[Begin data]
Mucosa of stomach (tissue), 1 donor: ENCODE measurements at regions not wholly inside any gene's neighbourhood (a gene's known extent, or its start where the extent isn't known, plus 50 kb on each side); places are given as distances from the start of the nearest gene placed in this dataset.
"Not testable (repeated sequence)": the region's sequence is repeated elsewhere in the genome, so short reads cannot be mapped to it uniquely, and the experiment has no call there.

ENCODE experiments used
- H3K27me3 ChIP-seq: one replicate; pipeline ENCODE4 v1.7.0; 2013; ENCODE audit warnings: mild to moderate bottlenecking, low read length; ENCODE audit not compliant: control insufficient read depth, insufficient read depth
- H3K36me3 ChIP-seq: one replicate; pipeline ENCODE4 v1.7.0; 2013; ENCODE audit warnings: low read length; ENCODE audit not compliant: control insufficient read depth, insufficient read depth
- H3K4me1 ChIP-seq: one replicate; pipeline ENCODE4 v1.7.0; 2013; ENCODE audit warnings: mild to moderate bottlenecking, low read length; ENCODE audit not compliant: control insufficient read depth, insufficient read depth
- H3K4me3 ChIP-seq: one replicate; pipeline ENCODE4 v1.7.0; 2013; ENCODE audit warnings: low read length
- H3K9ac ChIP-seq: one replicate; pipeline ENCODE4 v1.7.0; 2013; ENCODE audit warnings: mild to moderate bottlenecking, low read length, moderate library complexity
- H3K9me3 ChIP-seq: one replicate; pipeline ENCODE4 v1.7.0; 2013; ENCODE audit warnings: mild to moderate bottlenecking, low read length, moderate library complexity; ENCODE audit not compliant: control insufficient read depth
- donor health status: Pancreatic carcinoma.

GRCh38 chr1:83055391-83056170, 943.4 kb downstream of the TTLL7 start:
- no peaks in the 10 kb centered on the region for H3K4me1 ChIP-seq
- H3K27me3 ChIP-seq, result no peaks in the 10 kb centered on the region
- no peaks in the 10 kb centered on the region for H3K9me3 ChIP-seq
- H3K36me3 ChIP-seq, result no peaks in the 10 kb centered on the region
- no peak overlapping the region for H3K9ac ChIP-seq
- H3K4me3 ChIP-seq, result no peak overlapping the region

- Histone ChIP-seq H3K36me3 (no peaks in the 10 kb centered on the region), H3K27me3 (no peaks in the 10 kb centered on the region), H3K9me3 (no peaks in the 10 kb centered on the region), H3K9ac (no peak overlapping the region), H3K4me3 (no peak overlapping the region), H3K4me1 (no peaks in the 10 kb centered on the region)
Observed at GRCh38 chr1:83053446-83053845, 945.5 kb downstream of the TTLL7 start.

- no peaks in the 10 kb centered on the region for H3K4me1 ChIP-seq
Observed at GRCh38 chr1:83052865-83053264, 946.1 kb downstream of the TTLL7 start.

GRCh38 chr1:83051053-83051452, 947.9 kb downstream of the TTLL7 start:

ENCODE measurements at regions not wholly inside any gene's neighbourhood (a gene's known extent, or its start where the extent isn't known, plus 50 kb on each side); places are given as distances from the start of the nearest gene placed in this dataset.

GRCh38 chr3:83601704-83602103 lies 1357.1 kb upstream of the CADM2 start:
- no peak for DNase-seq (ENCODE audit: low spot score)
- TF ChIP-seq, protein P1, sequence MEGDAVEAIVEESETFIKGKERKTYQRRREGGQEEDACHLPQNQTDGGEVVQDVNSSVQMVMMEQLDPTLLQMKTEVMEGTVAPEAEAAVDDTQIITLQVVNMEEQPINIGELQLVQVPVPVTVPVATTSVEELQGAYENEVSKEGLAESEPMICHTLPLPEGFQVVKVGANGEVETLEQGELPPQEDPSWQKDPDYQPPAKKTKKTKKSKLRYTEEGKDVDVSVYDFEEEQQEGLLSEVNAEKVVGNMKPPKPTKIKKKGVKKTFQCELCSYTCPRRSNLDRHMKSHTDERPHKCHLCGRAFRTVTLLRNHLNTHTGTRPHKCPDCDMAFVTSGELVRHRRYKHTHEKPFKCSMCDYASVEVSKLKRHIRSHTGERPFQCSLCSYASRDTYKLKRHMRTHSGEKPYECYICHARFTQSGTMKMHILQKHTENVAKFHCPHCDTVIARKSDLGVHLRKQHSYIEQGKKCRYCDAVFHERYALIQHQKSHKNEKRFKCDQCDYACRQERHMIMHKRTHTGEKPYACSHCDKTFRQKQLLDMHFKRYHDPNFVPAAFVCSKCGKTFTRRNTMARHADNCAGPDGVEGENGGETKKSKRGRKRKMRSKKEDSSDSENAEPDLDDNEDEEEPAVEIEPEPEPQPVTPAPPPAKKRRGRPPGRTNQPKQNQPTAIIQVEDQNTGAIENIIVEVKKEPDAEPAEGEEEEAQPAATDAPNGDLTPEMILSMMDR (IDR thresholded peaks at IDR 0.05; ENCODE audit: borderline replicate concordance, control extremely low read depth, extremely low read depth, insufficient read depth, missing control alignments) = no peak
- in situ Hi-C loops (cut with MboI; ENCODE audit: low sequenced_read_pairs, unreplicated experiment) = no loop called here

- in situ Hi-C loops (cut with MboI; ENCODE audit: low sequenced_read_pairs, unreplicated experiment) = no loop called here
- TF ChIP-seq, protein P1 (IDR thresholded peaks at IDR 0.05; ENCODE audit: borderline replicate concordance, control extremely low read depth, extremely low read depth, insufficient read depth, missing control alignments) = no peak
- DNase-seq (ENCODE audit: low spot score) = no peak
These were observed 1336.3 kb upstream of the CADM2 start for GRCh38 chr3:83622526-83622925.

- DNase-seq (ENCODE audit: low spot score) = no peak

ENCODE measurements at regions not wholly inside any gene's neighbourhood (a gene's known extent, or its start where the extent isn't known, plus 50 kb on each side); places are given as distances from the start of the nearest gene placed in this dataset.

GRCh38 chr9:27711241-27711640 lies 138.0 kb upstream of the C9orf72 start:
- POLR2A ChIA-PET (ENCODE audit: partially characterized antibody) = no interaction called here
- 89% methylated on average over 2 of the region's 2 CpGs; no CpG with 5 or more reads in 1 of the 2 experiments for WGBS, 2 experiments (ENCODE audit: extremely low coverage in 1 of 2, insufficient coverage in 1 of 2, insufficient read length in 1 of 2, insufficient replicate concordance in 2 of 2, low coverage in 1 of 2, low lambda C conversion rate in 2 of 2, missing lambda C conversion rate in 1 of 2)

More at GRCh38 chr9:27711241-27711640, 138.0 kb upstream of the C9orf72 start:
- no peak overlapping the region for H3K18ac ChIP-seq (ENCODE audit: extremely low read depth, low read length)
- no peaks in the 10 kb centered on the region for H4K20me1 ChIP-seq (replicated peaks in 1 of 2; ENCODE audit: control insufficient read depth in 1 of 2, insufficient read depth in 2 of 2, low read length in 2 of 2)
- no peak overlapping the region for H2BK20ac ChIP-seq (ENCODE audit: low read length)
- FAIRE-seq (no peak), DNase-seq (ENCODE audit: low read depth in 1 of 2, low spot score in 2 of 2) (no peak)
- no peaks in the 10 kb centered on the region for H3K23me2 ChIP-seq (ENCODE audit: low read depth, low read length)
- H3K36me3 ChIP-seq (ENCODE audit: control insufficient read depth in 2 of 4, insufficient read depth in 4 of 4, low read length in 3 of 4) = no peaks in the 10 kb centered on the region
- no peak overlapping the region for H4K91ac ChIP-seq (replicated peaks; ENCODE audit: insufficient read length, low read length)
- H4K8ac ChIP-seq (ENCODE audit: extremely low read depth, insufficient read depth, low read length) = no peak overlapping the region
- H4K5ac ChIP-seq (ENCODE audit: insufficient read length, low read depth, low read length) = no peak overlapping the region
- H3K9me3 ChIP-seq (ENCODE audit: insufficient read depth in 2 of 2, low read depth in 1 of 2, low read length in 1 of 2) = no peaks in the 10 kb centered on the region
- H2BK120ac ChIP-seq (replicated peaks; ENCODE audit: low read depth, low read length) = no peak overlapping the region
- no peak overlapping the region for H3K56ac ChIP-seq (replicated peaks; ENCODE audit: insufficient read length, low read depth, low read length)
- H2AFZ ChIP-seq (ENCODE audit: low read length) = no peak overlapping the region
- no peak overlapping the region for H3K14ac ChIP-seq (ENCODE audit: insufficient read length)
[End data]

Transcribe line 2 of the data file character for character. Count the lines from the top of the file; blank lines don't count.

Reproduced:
"Not testable (repeated sequence)": the region's sequence is repeated elsewhere in the genome, so short reads cannot be mapped to it uniquely, and the experiment has no call there.